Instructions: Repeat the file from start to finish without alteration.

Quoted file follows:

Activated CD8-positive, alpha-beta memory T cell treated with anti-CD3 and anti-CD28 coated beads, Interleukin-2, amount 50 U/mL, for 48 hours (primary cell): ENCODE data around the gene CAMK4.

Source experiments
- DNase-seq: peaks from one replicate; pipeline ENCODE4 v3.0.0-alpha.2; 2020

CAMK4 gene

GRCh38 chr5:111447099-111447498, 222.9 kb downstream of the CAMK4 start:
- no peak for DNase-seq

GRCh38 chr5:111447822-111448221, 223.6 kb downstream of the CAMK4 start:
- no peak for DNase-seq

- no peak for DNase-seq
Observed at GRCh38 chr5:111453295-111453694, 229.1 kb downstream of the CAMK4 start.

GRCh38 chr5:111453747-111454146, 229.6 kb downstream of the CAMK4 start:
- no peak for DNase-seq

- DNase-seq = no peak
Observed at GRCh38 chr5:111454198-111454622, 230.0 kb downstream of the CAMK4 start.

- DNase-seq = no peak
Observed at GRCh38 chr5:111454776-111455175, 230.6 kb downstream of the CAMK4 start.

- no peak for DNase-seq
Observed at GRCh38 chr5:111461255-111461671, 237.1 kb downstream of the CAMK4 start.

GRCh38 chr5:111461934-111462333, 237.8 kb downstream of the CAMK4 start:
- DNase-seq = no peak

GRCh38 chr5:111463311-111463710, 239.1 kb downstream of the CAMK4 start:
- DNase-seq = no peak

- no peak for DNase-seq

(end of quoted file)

Activated CD8-positive, alpha-beta memory T cell treated with anti-CD3 and anti-CD28 coated beads, Interleukin-2, amount 50 U/mL, for 48 hours (primary cell): ENCODE data around the gene CAMK4.

Source experiments
- DNase-seq: peaks from one replicate; pipeline ENCODE4 v3.0.0-alpha.2; 2020

CAMK4 gene

GRCh38 chr5:111447099-111447498, 222.9 kb downstream of the CAMK4 start:
- no peak for DNase-seq

GRCh38 chr5:111447822-111448221, 223.6 kb downstream of the CAMK4 start:
- no peak for DNase-seq

- no peak for DNase-seq
Observed at GRCh38 chr5:111453295-111453694, 229.1 kb downstream of the CAMK4 start.

GRCh38 chr5:111453747-111454146, 229.6 kb downstream of the CAMK4 start:
- no peak for DNase-seq

- DNase-seq = no peak
Observed at GRCh38 chr5:111454198-111454622, 230.0 kb downstream of the CAMK4 start.

- DNase-seq = no peak
Observed at GRCh38 chr5:111454776-111455175, 230.6 kb downstream of the CAMK4 start.

- no peak for DNase-seq
Observed at GRCh38 chr5:111461255-111461671, 237.1 kb downstream of the CAMK4 start.

GRCh38 chr5:111461934-111462333, 237.8 kb downstream of the CAMK4 start:
- DNase-seq = no peak

GRCh38 chr5:111463311-111463710, 239.1 kb downstream of the CAMK4 start:
- DNase-seq = no peak

- no peak for DNase-seq